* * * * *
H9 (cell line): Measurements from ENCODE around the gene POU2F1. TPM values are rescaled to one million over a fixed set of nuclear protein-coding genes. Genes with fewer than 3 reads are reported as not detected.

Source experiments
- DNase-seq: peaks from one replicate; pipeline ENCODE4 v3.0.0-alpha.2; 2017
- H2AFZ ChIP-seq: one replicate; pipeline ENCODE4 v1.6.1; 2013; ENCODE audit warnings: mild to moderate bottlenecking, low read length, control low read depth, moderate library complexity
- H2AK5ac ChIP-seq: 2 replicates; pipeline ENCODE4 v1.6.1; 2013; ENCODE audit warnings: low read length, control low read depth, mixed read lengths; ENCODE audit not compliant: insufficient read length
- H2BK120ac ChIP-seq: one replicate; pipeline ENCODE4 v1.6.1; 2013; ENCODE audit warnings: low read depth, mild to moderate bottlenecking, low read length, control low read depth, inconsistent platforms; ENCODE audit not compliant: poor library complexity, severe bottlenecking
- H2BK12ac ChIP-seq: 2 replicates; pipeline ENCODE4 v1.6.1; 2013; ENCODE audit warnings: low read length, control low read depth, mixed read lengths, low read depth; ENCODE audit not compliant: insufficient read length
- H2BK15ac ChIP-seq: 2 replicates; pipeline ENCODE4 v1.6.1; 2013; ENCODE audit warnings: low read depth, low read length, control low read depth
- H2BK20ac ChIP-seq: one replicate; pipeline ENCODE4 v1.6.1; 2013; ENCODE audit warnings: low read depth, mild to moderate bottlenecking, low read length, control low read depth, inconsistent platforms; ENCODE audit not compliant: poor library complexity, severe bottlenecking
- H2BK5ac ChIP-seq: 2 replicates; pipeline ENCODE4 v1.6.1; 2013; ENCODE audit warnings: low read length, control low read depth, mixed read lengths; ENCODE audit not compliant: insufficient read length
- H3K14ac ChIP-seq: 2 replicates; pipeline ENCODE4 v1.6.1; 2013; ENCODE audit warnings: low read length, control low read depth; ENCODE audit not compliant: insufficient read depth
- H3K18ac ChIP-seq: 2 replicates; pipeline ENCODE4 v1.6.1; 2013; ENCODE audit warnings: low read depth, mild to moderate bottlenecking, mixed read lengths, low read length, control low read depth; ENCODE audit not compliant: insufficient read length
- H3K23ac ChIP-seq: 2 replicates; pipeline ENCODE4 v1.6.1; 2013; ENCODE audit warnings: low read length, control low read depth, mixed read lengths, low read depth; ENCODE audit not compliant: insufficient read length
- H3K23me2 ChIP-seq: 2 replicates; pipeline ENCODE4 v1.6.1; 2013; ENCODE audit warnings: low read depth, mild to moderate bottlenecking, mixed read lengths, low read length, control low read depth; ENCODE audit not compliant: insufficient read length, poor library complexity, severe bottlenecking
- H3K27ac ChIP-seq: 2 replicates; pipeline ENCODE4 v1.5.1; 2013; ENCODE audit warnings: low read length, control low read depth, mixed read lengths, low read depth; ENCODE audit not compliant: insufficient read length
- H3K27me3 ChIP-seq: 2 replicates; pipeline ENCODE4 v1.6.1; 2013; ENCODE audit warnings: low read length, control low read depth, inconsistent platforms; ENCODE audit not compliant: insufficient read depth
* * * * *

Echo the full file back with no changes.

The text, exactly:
H9 (cell line): Measurements from ENCODE around the gene POU2F1. TPM values are rescaled to one million over a fixed set of nuclear protein-coding genes. Genes with fewer than 3 reads are reported as not detected.

Source experiments
- DNase-seq: peaks from one replicate; pipeline ENCODE4 v3.0.0-alpha.2; 2017
- H2AFZ ChIP-seq: one replicate; pipeline ENCODE4 v1.6.1; 2013; ENCODE audit warnings: mild to moderate bottlenecking, low read length, control low read depth, moderate library complexity
- H2AK5ac ChIP-seq: 2 replicates; pipeline ENCODE4 v1.6.1; 2013; ENCODE audit warnings: low read length, control low read depth, mixed read lengths; ENCODE audit not compliant: insufficient read length
- H2BK120ac ChIP-seq: one replicate; pipeline ENCODE4 v1.6.1; 2013; ENCODE audit warnings: low read depth, mild to moderate bottlenecking, low read length, control low read depth, inconsistent platforms; ENCODE audit not compliant: poor library complexity, severe bottlenecking
- H2BK12ac ChIP-seq: 2 replicates; pipeline ENCODE4 v1.6.1; 2013; ENCODE audit warnings: low read length, control low read depth, mixed read lengths, low read depth; ENCODE audit not compliant: insufficient read length
- H2BK15ac ChIP-seq: 2 replicates; pipeline ENCODE4 v1.6.1; 2013; ENCODE audit warnings: low read depth, low read length, control low read depth
- H2BK20ac ChIP-seq: one replicate; pipeline ENCODE4 v1.6.1; 2013; ENCODE audit warnings: low read depth, mild to moderate bottlenecking, low read length, control low read depth, inconsistent platforms; ENCODE audit not compliant: poor library complexity, severe bottlenecking
- H2BK5ac ChIP-seq: 2 replicates; pipeline ENCODE4 v1.6.1; 2013; ENCODE audit warnings: low read length, control low read depth, mixed read lengths; ENCODE audit not compliant: insufficient read length
- H3K14ac ChIP-seq: 2 replicates; pipeline ENCODE4 v1.6.1; 2013; ENCODE audit warnings: low read length, control low read depth; ENCODE audit not compliant: insufficient read depth
- H3K18ac ChIP-seq: 2 replicates; pipeline ENCODE4 v1.6.1; 2013; ENCODE audit warnings: low read depth, mild to moderate bottlenecking, mixed read lengths, low read length, control low read depth; ENCODE audit not compliant: insufficient read length
- H3K23ac ChIP-seq: 2 replicates; pipeline ENCODE4 v1.6.1; 2013; ENCODE audit warnings: low read length, control low read depth, mixed read lengths, low read depth; ENCODE audit not compliant: insufficient read length
- H3K23me2 ChIP-seq: 2 replicates; pipeline ENCODE4 v1.6.1; 2013; ENCODE audit warnings: low read depth, mild to moderate bottlenecking, mixed read lengths, low read length, control low read depth; ENCODE audit not compliant: insufficient read length, poor library complexity, severe bottlenecking
- H3K27ac ChIP-seq: 2 replicates; pipeline ENCODE4 v1.5.1; 2013; ENCODE audit warnings: low read length, control low read depth, mixed read lengths, low read depth; ENCODE audit not compliant: insufficient read length
- H3K27me3 ChIP-seq: 2 replicates; pipeline ENCODE4 v1.6.1; 2013; ENCODE audit warnings: low read length, control low read depth, inconsistent platforms; ENCODE audit not compliant: insufficient read depth